For some reason (maybe my unconscious?) I am still poking around in het book by Adam Phillips, On Kissing, Tickling and Being Bored. Maybe I just like the title. Now I am reading chapter 3: On Risk and Solitude where Phillips writes that if we know (or he would say make conscious) what we consider to be a risk, perhaps we will discover what we value.
This got me thinking about what risks I take and what it says about my values. My granddaughter Lydia is amazingly brave when it comes to physical risks. She skydives. I am not that way. When Lydia was 6, her birthday party was held at a venue that had miniature slides, crawl through tunnels, balance beams, and obstacles to conquer. Being her grandmother, of course I showed up despite the noise. Our relationship has always been important to me.
Seeing her agile moves on the equipment I wanted to be with her, and I imagine unconsciously that I also wanted to be like her. I wanted to be nimble. In pursuit of this dream, I left the safety of the table where the adults were having snacks. I was going to be the Super Cool Grandma and join her! She has always called me TT – so I wanted to be a Terrific TT.
I don’t remember much after leaving the table except tripping over a balance beam, hitting my head on a pull up bar and trying to navigate obstacles that were in my way of being with my precious granddaughter. I do remember clearly Lydia pulling me aside, putting her hand on my arm and saying sternly, “TT – Go sit down.” She helped me know that that playground was too risky for me. The risk of trying to navigate it happened because of how much I valued my relationship with her.
When I read Phillips about risk, it occurred to me that I am once again facing decisions about physical risk. I am fully vaccinated. Wendell is fully vaccinated. Is it worth the risk to eat in a restaurant again? How much of a risk is it? I want to see the ocean. How much of a risk is it to board a plane? I want to go on a road trip. How much of a risk is it to stay in a motel?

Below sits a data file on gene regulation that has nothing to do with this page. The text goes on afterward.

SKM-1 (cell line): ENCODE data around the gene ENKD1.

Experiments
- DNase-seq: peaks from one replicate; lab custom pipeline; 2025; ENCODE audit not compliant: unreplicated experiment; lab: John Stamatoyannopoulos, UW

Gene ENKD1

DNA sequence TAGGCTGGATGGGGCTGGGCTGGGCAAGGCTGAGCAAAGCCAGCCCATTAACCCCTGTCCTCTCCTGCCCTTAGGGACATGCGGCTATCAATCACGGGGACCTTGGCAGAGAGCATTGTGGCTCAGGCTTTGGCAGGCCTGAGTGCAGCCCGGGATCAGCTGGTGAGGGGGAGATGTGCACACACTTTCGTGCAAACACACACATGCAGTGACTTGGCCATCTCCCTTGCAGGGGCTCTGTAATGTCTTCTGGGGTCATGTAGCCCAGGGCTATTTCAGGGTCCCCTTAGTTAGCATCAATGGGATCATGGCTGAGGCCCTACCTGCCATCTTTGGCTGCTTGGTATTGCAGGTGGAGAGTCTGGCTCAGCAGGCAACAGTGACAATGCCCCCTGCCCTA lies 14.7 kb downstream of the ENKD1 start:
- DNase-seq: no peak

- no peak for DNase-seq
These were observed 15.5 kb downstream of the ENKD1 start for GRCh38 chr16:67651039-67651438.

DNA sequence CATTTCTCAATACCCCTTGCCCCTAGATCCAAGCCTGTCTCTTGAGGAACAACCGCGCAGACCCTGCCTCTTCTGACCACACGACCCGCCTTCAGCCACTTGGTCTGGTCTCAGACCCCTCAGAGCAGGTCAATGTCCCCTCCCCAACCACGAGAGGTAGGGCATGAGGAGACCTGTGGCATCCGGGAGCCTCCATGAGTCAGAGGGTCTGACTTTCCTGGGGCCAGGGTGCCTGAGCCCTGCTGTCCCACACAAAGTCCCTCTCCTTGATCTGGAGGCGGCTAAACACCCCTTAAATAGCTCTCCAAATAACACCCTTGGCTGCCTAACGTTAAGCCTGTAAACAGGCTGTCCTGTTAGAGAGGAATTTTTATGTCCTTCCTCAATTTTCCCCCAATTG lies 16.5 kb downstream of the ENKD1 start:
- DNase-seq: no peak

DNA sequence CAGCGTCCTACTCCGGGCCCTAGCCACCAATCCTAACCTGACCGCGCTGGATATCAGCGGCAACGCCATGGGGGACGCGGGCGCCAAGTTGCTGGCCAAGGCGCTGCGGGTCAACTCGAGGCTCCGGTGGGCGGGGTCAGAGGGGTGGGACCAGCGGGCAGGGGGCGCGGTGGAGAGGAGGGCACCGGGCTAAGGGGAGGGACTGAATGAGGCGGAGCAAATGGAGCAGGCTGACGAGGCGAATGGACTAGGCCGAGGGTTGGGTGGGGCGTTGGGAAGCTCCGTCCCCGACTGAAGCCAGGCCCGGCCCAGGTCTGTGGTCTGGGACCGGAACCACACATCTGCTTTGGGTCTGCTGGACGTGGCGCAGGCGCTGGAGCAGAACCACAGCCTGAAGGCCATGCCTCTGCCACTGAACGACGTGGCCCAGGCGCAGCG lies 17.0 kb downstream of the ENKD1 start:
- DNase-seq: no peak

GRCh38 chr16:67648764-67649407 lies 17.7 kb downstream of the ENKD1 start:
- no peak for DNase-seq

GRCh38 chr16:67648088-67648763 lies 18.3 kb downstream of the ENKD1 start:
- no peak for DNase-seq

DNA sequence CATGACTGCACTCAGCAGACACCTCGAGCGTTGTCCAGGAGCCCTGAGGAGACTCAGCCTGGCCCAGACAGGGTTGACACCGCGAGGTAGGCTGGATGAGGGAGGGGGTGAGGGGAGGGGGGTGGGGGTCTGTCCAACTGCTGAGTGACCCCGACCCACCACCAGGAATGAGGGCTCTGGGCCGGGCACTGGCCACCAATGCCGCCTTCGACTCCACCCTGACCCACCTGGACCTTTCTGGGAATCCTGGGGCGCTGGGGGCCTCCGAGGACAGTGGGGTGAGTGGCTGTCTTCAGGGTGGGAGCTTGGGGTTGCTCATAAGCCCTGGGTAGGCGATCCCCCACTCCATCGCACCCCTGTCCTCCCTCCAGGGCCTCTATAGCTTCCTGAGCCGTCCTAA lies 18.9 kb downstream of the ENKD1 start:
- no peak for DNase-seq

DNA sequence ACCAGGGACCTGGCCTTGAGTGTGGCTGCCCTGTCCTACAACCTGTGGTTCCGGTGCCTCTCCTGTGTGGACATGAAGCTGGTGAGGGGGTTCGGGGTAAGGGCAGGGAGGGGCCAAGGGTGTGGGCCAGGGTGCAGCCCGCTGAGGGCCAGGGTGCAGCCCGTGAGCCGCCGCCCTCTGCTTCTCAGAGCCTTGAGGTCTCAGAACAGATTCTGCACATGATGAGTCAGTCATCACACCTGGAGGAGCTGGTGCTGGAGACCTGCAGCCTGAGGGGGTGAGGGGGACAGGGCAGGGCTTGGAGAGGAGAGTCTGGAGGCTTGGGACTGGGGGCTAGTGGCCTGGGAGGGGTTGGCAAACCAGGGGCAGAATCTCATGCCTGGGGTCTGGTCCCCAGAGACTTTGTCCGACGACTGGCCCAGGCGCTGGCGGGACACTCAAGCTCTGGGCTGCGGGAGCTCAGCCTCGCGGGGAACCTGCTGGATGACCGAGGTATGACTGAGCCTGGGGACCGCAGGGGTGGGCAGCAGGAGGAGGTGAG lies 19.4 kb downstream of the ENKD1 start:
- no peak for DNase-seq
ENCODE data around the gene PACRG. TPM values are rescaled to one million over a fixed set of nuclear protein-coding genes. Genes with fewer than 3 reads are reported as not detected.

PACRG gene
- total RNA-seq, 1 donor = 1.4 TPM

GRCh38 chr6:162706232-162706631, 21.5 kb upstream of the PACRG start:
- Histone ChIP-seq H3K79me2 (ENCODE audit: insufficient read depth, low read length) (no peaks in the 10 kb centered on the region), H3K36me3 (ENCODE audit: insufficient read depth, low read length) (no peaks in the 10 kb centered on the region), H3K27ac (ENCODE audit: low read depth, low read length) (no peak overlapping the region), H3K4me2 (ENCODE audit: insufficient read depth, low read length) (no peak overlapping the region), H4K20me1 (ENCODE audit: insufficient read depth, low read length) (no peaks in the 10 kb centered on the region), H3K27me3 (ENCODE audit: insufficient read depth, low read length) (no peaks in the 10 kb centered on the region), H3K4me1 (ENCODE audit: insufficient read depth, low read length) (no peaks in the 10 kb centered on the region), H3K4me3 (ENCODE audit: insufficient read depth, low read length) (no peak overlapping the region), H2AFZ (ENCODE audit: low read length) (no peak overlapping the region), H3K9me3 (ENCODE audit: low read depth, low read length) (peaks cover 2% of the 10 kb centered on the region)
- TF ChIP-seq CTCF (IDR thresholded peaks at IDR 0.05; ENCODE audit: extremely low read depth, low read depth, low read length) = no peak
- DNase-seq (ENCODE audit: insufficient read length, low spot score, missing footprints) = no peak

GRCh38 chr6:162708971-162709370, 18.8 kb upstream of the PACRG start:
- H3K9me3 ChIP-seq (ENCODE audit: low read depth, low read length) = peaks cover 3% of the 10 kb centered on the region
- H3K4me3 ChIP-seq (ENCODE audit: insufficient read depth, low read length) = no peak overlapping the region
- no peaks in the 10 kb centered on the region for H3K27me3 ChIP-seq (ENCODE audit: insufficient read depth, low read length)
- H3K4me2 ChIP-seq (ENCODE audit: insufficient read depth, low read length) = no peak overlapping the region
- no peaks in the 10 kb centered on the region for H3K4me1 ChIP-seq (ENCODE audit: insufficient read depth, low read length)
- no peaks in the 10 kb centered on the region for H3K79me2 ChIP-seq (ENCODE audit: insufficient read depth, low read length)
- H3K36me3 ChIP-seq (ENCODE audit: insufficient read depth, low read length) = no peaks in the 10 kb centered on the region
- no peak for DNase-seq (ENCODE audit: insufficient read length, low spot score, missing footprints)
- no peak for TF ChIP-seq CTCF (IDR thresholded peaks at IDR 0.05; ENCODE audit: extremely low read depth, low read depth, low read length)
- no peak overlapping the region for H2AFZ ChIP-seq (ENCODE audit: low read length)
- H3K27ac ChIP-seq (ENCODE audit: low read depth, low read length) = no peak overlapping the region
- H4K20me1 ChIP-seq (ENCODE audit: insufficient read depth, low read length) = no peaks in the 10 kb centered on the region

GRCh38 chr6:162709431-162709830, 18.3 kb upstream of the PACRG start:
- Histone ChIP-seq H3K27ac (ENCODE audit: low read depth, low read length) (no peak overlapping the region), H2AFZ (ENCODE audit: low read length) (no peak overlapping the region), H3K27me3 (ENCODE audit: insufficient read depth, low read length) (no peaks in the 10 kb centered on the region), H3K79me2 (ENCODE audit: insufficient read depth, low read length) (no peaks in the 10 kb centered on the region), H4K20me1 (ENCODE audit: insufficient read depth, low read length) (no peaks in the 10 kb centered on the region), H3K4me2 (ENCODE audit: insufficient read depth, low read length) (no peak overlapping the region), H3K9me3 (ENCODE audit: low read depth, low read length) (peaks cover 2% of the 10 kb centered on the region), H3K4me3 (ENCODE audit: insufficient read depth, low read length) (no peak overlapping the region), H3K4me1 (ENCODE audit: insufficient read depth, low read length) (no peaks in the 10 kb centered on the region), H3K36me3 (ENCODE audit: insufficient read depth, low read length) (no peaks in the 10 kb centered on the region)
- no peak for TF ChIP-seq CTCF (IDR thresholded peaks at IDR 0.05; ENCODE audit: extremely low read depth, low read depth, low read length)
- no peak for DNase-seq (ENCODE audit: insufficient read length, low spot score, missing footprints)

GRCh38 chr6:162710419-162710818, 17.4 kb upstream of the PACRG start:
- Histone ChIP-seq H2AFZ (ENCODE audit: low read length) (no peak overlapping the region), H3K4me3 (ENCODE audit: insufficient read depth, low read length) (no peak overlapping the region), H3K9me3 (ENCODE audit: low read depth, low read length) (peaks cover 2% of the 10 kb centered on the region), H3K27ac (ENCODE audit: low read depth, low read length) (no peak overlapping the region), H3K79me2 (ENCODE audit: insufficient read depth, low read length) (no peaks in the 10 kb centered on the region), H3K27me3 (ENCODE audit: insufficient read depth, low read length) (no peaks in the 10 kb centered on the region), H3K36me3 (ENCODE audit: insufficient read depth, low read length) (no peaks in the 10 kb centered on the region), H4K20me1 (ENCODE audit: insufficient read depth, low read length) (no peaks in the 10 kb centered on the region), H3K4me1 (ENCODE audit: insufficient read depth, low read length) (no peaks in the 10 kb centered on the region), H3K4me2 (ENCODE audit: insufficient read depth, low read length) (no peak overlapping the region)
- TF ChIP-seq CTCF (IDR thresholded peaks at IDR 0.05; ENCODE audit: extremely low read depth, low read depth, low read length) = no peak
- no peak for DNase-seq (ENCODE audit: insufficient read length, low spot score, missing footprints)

An article in The Des Moines Register on May 19, 2021, noted that behavior is influenced more by personal risk calculations than it is by laws. I think that is what Phillips is trying to help us do – design our own personal risk calculation. He is saying that when we know our values, we can calculate what we are willing to risk. This post has focused on physical risk but what about psychological risks? Publishing my memoir felt like a risk. It wasn’t easy showing all my shortcomings. I decided to go ahead with it (risk) because I hoped it would help others know that personal change, though it may take a while, is possible. As a retired psychotherapist, I feel strongly about psychological wellness.
When you hear the word risk – do you think of physical risks or psychological risks? Which are easier for you?